The few stories that mainstream media report on the least-covered parts of the world all too frequently overlook local voices, miss the context, repeat stereotypes and rarely follow up on stories once the major news event is over. With that diagnosis in hand, and with the goal of helping local women to become professional journalists, Cristi Hegranes founded the Global Press Institute 10 years ago.
“We see unique local stories more often than tragedies, as opposed to foreign correspondents who just parachute into the disaster and leave,” said Hegranes during the GPI’s 10-year anniversary party held in San Francisco on International Women’s Day. The event included a photo exhibition with 60 portraits of GPI’s women reporters, as well as finished projects from three of its 41 news bureaus: the Democratic Republic of the Congo (DRC), Mexico and Nepal.
“We are looking at stories from a community perspective,” Hegranes said. “Our reporters get extraordinary access to ideas and sources because they are in the community and speak the local language.”
Since its founding, GPI has trained and employed more than 160 women in 26 countries. It includes a 24-module introductory curriculum that covers everything from interviewing techniques, reporting and writing to photojournalism, video and social media.
"We teach ethical journalism to produce unbiased and accurate reporting,” added Hegranes. “We have five tiers of fact-checking and we are willing to delay a story until it is completely right. In 10 years, we have published just 14 corrections.”
Beyond the stereotype
Local reporters in places such as Panajachel in Guatemala, Bukavu in the DRC and Lucknow in India, have established news desks and can earn as much as US$1,000 per month for producing stories. The articles are published in the Global Press Journal, a multilanguage initiative that syndicates content to more than 100 countries in 13 different languages.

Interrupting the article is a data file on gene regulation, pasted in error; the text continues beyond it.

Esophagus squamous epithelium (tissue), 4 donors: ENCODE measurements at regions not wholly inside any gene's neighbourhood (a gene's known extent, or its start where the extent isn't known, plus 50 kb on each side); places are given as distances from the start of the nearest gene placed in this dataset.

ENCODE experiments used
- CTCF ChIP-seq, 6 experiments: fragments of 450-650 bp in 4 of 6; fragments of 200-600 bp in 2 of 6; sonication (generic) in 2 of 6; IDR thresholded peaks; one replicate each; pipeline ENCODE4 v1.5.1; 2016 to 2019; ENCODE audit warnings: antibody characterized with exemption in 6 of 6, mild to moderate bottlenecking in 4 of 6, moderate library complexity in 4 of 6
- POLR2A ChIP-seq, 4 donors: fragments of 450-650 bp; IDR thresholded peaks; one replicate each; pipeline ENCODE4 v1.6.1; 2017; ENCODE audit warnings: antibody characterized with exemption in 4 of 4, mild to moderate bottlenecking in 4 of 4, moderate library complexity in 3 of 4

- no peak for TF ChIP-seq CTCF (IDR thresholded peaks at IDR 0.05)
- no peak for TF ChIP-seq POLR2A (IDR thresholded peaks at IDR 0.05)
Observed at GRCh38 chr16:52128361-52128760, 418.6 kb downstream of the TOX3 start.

“It is impressive how some of these reporters started out learning basics like Microsoft Word, and now they are telling stories you will never read in an American newspaper,” said Ivonne Jeannot Laens, an Argentine editor who was recently named GPI global training coordinator.
According to its internal research, less than 2 percent of sources in international media are non-English-speaking female citizens. As part of their training, women journalists receive cameras and digital recorders to capture those unheard voices that rarely appear in the media.
“In Argentina, it was always scary to enter a villa [shanty town]. It was even difficult for an ambulance to get there. Now we have local voices telling what is really like living there beyond the stereotype,” Jeannot Laens added.
If there is a place in the world where the storytelling is repetitive, it’s Africa, said Wairimu Michengi, GPI’s regional editor for Africa. The DRC, for instance, is often described as the rape capital of the world or a place consumed by violence and political chaos.
“That is where media get it wrong,” Michengi said. “Even if we want to get the stories out there fast and furious for the digital revolution, we should focus on getting them right, because the damages of inaccuracy are sometimes never healed.”
Michengi is based in Nairobi, Kenya, where she has built a trusted network of sources who speak her language and don’t see her as a foreigner “surprised” by their daily lives.
“I have the social and political context to understand their battles and most important their humanity,” she said. As a result, Michengi has written investigative stories such as one about a Kenyan smuggler who helped illegal immigrants into Europe, as well as a portrait of a cleric who welcomes LGBT people into his church.
“Journalism is hard work”
To address hostile media environments, reporters take safety training courses and create risk management plans. However, another challenge these reporters face is the boom of citizen journalism.
“We understand that it often comes from an activist point of view, so a lot of their stories don’t have [editorial] balance,” said Manori Wijesekera, a regional editor in Asia, based in Sri Lanka. “Because of the type of stories we cover, we have to say no to that kind of journalism. It is like saying citizen doctors: not everyone is going to enter an operation room. Journalism is hard work, you have to study.”
Wijesekera recalled fact-checking a story from a citizen journalist that stated about 7 million girls in India were in forced labor. The article cited a 2013 UNICEF report, making its statistic looks as if it were from 2015, when in reality, that number came from a 2002 International Labor Organization study. “Sometimes even information that sounds like really strong data has to be verified with sources on the ground,” she explained.
“Asia is a complex and changing place, as well as the rest of the places we cover,” she added. “Our stories are reaching a global audience, even fighting gender and moral rules — that is the value of what we do.”
Main image and secondary image taken by Jenny Manrique.